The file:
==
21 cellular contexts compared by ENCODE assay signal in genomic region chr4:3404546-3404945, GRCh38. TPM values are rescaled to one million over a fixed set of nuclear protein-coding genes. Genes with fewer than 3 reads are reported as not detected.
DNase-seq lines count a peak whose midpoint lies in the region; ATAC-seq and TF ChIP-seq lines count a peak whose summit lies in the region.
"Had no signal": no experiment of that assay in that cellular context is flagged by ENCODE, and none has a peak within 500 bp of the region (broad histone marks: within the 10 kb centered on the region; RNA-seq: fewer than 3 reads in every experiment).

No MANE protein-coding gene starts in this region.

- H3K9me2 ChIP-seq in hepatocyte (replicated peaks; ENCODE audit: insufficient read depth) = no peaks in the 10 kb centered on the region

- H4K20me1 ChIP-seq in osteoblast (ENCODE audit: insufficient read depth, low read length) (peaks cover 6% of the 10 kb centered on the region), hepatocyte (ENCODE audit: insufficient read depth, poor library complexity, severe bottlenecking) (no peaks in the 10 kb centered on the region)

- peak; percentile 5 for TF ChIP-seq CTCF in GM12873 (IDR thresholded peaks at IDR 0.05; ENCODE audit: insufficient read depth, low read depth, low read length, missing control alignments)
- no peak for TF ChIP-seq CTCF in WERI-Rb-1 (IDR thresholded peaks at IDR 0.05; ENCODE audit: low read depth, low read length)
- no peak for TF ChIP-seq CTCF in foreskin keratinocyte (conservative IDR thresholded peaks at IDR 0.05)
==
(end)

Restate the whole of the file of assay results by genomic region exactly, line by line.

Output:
21 cellular contexts compared by ENCODE assay signal in genomic region chr4:3404546-3404945, GRCh38. TPM values are rescaled to one million over a fixed set of nuclear protein-coding genes. Genes with fewer than 3 reads are reported as not detected.
DNase-seq lines count a peak whose midpoint lies in the region; ATAC-seq and TF ChIP-seq lines count a peak whose summit lies in the region.
"Had no signal": no experiment of that assay in that cellular context is flagged by ENCODE, and none has a peak within 500 bp of the region (broad histone marks: within the 10 kb centered on the region; RNA-seq: fewer than 3 reads in every experiment).

No MANE protein-coding gene starts in this region.

- H3K9me2 ChIP-seq in hepatocyte (replicated peaks; ENCODE audit: insufficient read depth) = no peaks in the 10 kb centered on the region

- H4K20me1 ChIP-seq in osteoblast (ENCODE audit: insufficient read depth, low read length) (peaks cover 6% of the 10 kb centered on the region), hepatocyte (ENCODE audit: insufficient read depth, poor library complexity, severe bottlenecking) (no peaks in the 10 kb centered on the region)

- peak; percentile 5 for TF ChIP-seq CTCF in GM12873 (IDR thresholded peaks at IDR 0.05; ENCODE audit: insufficient read depth, low read depth, low read length, missing control alignments)
- no peak for TF ChIP-seq CTCF in WERI-Rb-1 (IDR thresholded peaks at IDR 0.05; ENCODE audit: low read depth, low read length)
- no peak for TF ChIP-seq CTCF in foreskin keratinocyte (conservative IDR thresholded peaks at IDR 0.05)